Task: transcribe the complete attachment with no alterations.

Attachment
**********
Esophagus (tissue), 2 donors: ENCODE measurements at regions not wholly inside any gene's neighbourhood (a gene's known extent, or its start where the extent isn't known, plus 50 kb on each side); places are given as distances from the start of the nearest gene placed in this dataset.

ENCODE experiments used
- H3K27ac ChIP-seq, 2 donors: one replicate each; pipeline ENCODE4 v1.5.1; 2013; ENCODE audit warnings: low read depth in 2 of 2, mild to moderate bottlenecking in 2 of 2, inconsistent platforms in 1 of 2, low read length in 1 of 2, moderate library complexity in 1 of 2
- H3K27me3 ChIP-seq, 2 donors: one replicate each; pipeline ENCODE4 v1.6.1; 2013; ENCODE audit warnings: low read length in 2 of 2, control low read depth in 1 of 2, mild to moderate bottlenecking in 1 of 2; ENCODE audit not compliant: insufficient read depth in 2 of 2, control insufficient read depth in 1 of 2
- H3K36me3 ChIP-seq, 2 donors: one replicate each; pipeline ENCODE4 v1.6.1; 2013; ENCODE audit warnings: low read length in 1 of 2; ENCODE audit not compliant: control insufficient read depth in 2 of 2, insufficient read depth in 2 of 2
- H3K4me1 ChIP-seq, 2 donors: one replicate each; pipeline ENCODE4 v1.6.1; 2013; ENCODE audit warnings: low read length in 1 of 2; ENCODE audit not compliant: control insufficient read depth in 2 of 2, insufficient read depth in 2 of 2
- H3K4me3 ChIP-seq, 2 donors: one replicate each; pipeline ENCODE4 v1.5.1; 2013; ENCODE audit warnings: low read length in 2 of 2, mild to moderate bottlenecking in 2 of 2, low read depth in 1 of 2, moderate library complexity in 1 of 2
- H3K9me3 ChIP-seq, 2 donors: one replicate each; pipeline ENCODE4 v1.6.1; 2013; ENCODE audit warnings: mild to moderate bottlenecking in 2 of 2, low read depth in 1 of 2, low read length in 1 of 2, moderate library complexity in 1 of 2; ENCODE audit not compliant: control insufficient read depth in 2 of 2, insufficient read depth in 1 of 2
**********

Esophagus (tissue), 2 donors: ENCODE measurements at regions not wholly inside any gene's neighbourhood (a gene's known extent, or its start where the extent isn't known, plus 50 kb on each side); places are given as distances from the start of the nearest gene placed in this dataset.

ENCODE experiments used
- H3K27ac ChIP-seq, 2 donors: one replicate each; pipeline ENCODE4 v1.5.1; 2013; ENCODE audit warnings: low read depth in 2 of 2, mild to moderate bottlenecking in 2 of 2, inconsistent platforms in 1 of 2, low read length in 1 of 2, moderate library complexity in 1 of 2
- H3K27me3 ChIP-seq, 2 donors: one replicate each; pipeline ENCODE4 v1.6.1; 2013; ENCODE audit warnings: low read length in 2 of 2, control low read depth in 1 of 2, mild to moderate bottlenecking in 1 of 2; ENCODE audit not compliant: insufficient read depth in 2 of 2, control insufficient read depth in 1 of 2
- H3K36me3 ChIP-seq, 2 donors: one replicate each; pipeline ENCODE4 v1.6.1; 2013; ENCODE audit warnings: low read length in 1 of 2; ENCODE audit not compliant: control insufficient read depth in 2 of 2, insufficient read depth in 2 of 2
- H3K4me1 ChIP-seq, 2 donors: one replicate each; pipeline ENCODE4 v1.6.1; 2013; ENCODE audit warnings: low read length in 1 of 2; ENCODE audit not compliant: control insufficient read depth in 2 of 2, insufficient read depth in 2 of 2
- H3K4me3 ChIP-seq, 2 donors: one replicate each; pipeline ENCODE4 v1.5.1; 2013; ENCODE audit warnings: low read length in 2 of 2, mild to moderate bottlenecking in 2 of 2, low read depth in 1 of 2, moderate library complexity in 1 of 2
- H3K9me3 ChIP-seq, 2 donors: one replicate each; pipeline ENCODE4 v1.6.1; 2013; ENCODE audit warnings: mild to moderate bottlenecking in 2 of 2, low read depth in 1 of 2, low read length in 1 of 2, moderate library complexity in 1 of 2; ENCODE audit not compliant: control insufficient read depth in 2 of 2, insufficient read depth in 1 of 2